April 17, 2015 – 2:10 pm
Marking an important step in the development of immunotherapy cancer treatment, scientists have demonstrated that nanoparticle-coated bacteria can effectively deliver an oral DNA vaccine that stimulates the body's own immune system to destroy its cancer cells. This is the first time that a nanoparticle coating has been used for bacterial delivery of oral DNA vaccination in vivo. Compared with uncoated bacteria, coated bacteria can bypass many of the roadblocks that have so far limited the immune response and that currently pose the biggest challenge to DNA vaccinations against cancer. The researchers, led by Yuan Ping at Nanyang Technological University in Singapore and Guping Tang at Zhejiang University in Hangzhou, China, have published their study on using the nanoparticle-coated bacteria for oral DNA vaccines in a recent issue of Nano Letters.
April 16, 2015 – 1:06 pm
Gene therapy is superior to haploidentical hematopoietic stem cell transplantation (HSCT) to treat X-linked severe combined immunodeficiency (SCID-X1), according to a report published online April 13 in Blood. In SCID-X1 ("bubble boy disease"), impairment of the interleukin 2 receptor gamma chain causes lack of T cells and natural killer cells, which depletes B cells. The disease is X-linked. Without HSCT, most patients succumb to infection in infancy. Gene therapy introduces autologous HSCs given functional IL2RGgenes via a viral vector. Clinical trials to assess gene therapy for SCID-X1 began in 1999, but first-generation retroviral vectors led to insertional mutagenesis in five boys, one of whom died from the resulting leukemia. Retroviruses retooled to delete the enhancer elements that trigger the cancer are safe and efficacious so far, according to a report published in October 2013 in the New England Journal of Medicine.
April 13, 2015 – 2:39 pm
SAN DIEGO, APRIL 13, 2015 -- Ichor Medical Systems, Inc. (Ichor) announced today that it has entered into a product development collaboration and worldwide license agreement with Janssen Pharmaceuticals, Inc. (Janssen). Under the agreement, which was facilitated by Johnson & Johnson Innovation, the parties will work together to develop and commercialize DNA-based vaccine products for the treatment of chronic hepatitis B using Ichor’s TriGridTM electroporation technology for clinical administration. Ichor will receive an upfront payment, R&D support, and development and sales milestone payments up to a potential total of approximately $85 million USD, as well as royalty payments on any future licensed product sales. Janssen will assume responsibility for certain development costs and all commercialization costs associated with the program, including manufacturing and distribution expense for Ichor’s TriGrid Delivery System.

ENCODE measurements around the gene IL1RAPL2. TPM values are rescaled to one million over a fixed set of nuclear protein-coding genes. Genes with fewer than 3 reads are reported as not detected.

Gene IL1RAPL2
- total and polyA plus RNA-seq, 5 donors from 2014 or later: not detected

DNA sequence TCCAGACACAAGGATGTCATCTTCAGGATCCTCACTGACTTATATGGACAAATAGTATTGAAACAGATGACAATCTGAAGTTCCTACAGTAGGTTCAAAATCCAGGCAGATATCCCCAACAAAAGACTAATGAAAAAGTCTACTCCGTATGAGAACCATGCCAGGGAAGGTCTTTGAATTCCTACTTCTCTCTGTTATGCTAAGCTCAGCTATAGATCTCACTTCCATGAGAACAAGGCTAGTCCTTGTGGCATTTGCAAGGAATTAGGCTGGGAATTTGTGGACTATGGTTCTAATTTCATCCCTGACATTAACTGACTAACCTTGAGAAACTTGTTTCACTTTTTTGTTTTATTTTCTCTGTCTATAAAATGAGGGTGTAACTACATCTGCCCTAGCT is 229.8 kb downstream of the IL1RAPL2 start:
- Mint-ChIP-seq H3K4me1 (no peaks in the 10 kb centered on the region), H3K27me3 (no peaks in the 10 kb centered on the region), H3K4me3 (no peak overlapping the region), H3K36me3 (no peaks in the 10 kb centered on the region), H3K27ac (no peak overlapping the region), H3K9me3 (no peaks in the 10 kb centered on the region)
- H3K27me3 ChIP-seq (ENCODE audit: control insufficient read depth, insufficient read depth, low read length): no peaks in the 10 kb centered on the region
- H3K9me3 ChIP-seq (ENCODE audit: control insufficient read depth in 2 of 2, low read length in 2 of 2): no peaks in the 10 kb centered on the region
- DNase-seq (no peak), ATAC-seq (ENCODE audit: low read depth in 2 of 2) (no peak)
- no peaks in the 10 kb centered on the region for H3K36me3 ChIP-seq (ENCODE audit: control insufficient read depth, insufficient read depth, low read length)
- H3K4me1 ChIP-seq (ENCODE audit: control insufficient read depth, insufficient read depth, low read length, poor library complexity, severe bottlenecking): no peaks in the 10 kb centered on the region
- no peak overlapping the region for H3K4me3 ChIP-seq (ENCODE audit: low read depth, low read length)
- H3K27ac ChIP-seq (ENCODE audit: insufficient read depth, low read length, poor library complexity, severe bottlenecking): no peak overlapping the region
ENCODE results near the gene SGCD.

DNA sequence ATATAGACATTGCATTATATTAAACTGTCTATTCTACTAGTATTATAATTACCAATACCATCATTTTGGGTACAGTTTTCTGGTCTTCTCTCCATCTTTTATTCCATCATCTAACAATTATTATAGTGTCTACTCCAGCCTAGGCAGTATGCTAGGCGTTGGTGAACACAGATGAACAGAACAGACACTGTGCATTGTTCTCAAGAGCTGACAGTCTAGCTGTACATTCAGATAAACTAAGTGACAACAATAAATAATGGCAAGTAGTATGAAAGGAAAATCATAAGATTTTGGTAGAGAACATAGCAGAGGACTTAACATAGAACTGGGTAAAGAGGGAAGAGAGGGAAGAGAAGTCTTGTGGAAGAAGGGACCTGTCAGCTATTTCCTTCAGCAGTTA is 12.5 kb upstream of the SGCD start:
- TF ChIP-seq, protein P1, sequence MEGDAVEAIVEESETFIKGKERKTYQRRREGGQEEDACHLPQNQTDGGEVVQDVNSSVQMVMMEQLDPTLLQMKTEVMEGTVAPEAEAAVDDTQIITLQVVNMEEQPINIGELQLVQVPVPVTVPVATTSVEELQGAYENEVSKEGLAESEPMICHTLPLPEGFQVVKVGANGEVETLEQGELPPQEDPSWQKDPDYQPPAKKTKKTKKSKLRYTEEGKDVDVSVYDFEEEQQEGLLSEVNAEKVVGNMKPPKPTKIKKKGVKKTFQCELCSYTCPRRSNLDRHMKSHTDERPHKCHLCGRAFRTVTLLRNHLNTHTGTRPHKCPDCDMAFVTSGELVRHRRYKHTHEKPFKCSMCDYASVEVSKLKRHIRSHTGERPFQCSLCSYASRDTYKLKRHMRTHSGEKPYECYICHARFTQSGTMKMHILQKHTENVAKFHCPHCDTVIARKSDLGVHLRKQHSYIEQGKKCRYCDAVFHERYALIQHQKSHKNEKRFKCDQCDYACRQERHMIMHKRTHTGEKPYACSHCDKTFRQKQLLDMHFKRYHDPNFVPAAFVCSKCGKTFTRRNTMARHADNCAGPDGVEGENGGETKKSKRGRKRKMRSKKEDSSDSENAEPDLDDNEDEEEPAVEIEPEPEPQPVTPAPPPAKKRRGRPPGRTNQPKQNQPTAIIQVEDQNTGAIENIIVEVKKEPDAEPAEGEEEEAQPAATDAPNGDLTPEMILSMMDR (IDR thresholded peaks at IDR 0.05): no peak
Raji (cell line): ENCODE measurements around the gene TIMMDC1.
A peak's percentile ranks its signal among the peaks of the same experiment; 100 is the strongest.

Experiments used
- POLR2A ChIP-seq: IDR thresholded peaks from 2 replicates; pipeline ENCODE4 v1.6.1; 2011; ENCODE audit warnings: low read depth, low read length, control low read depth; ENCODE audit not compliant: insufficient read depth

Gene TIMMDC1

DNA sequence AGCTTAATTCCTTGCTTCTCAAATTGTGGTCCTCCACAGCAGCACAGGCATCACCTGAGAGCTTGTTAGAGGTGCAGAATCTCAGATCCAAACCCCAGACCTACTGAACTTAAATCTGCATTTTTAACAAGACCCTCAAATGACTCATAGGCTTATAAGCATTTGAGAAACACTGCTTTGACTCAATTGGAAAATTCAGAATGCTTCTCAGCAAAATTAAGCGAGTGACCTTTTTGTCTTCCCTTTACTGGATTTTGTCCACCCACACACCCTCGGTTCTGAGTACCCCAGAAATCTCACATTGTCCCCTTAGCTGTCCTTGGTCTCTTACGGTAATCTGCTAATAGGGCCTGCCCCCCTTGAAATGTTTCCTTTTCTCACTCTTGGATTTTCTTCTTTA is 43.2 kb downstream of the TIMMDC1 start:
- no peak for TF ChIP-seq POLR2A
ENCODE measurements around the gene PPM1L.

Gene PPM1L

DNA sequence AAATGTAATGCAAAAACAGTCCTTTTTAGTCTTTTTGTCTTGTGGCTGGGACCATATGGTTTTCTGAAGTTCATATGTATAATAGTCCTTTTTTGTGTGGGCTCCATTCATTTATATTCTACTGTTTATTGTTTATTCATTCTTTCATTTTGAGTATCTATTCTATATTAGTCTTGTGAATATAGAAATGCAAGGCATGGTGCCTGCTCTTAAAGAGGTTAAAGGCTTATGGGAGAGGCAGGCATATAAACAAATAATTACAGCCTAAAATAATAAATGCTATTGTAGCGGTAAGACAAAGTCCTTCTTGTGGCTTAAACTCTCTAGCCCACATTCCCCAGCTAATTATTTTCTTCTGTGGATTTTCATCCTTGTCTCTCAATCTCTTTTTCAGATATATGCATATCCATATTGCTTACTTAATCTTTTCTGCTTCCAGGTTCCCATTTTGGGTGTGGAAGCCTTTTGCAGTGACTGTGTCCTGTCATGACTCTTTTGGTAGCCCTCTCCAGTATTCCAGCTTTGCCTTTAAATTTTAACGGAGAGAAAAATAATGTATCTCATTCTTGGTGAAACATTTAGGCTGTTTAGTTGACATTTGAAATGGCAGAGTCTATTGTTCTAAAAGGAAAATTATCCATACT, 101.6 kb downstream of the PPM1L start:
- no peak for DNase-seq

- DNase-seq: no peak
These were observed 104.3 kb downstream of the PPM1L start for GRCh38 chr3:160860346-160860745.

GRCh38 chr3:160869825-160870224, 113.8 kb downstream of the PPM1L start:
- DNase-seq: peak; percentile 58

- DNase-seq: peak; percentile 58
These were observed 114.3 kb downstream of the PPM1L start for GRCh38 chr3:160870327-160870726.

April 10, 2015 – 4:19 pm
Scientists at EPFL have demonstrated a new method that can be used to greatly improve the safety and efficiency of gene therapy using the patient's own stem cells. Ex vivo gene therapy is a medical technique in which stem cells are taken from the patient, and their deficient genes are switched with healthy ones. The stem cells are grown in the lab and re-inserted into the patient. However, this method often has health risks, such as leukemia and mutations. The problem is that most stem cells cannot be grown efficiently with current technologies, and the resulting cell population in the lab can contain a mix of healthy and unhealthy cells. Scientists at EPFL have developed a selection process that can detect the cells that have take up the healthy genes with great specificity, greatly reducing the risks of ex vivo gene therapy. The method, successfully tested on cells from a skin disease, is published in EMBO Molecular Medicine.
April 7, 2015 – 11:49 am